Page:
Identifying Common Performance Criteria

The challenge in creating a common performance framework is that both the concepts of social impact and sustainability are hotly debated and highly subjective.

Hence, in creating a common framework, we have chosen to focus on a set of common criteria that can be simply demonstrated and accepted as being essential to sustainable social impact creation, without pretending to define the full scope of ‘sustainable social impact.’

Performance CriteriaThe framework establishes four common performance criteria that lead to increased sustainability:

Depth of Impact. How effective is the organization at addressing the underlying causes of the social problem? There is no sustainability without deep, lasting impact—solving (not palliating) the social problem should be the end goal.

Blended Value. How effective is the organization at making economic wealth creation and social value creation truly interdependent, so that eventually one cannot exist without the other? There is no sustainability without blended value creation because it is not viable to maintain activities that generate a value deficit.1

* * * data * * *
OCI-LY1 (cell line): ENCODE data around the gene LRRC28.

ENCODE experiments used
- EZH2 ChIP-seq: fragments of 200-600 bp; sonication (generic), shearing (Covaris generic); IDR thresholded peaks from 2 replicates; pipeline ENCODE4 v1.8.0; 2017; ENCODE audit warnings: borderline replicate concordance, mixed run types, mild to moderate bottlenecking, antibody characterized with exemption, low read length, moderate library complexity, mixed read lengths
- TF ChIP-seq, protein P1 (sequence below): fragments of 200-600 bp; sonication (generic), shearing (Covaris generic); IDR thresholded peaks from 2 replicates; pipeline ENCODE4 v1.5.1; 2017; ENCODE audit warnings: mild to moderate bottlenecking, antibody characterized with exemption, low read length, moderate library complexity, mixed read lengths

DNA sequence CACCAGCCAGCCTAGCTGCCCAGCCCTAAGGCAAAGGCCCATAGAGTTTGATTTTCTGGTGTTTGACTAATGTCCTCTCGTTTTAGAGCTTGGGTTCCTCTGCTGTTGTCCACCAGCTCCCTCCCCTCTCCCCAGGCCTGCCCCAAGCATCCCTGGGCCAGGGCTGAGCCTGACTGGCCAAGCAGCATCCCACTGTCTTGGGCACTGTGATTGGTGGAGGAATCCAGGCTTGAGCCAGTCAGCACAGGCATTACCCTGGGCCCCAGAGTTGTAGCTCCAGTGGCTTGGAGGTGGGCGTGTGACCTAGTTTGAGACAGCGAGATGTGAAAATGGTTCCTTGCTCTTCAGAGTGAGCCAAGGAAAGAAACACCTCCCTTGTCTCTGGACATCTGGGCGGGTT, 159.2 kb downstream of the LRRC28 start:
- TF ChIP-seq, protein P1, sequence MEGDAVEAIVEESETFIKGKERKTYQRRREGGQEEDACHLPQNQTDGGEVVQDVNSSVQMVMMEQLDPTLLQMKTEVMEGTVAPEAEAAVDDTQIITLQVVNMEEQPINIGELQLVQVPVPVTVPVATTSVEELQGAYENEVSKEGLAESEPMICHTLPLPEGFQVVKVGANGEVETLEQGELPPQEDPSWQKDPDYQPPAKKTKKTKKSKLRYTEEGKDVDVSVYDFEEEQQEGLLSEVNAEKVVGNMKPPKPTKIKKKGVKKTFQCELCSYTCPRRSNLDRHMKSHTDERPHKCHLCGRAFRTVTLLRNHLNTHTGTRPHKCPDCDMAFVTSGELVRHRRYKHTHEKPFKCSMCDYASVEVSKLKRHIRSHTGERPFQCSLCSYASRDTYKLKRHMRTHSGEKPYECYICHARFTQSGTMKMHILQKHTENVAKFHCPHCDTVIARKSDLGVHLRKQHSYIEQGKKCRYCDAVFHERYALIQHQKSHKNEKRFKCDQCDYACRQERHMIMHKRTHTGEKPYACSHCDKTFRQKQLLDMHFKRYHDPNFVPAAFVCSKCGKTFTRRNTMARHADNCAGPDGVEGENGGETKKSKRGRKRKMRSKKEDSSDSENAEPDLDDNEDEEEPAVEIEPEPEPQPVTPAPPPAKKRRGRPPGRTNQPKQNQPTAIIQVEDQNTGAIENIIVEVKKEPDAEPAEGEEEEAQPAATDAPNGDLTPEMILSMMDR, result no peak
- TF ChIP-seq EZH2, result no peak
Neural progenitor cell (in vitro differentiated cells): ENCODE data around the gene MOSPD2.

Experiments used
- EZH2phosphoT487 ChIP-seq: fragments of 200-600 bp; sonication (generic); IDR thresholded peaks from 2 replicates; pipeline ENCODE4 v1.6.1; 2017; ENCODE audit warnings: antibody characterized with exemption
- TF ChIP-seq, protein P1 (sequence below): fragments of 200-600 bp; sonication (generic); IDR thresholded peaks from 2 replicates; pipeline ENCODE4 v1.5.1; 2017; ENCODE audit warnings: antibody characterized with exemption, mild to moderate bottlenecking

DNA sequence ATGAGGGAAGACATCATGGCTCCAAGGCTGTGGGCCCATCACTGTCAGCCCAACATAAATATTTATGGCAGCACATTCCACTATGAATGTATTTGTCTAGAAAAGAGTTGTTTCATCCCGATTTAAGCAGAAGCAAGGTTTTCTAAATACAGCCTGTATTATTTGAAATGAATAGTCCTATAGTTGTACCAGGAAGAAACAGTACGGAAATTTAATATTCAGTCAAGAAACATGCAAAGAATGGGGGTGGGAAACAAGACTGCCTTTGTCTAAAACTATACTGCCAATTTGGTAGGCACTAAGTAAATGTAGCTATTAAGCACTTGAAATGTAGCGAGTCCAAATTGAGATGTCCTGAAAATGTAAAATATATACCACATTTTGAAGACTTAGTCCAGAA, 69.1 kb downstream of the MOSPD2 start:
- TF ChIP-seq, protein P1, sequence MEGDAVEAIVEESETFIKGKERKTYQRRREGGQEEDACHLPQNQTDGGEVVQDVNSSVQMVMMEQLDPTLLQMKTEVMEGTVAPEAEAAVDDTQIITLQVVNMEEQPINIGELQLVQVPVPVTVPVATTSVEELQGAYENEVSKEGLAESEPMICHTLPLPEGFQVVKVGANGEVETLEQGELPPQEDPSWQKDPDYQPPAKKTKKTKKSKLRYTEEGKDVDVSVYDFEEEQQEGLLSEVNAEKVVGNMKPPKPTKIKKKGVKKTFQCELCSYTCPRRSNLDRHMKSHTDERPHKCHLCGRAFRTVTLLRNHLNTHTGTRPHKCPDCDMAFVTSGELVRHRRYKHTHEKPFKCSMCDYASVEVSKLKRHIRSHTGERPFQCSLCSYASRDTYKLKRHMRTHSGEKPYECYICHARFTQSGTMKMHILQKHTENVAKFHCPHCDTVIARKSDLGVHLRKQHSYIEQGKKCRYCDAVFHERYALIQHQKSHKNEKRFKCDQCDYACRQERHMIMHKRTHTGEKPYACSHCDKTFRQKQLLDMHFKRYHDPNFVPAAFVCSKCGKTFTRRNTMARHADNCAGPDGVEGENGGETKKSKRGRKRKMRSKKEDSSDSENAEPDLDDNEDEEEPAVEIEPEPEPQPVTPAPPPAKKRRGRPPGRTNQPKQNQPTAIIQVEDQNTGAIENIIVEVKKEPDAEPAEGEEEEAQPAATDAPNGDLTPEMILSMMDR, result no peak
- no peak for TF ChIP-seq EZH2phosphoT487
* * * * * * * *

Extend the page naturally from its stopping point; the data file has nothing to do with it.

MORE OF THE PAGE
Efficiency. How effective is the organization at systematically striving to do more with less? There is no sustainability without efficiency because waste leads to a vicious cycle of resource attrition.

Adaptability. How effective is the organization at adapting to changing conditions? There is no sustainability without adaptability because the inability to negotiate threats and seize opportunities leads to exhaustion and extinction.

We can think of these four performance criteria like the central pieces of a puzzle—if one is missing, we will never arrive at a full picture of sustainability. That said, we do not assume that these performance criteria are all there is to achieving sustainability—our focus has been to identify the common pieces at this stage of development of the social enterprise field.

  • 1We use the term blended value here as defined by Jed Emerson: “What the Blended Value Proposition states is that all organizations, whether for-profit or not, create value that consists of economic, social and environmental value components—and that investors (whether market-rate, charitable or some mix of the two) simultaneously generate all three forms of value through providing capital to organizations. The outcome of all this activity is value creation and that value is itself non-divisible and, therefore, a blend of these three elements.” Read more about blended value at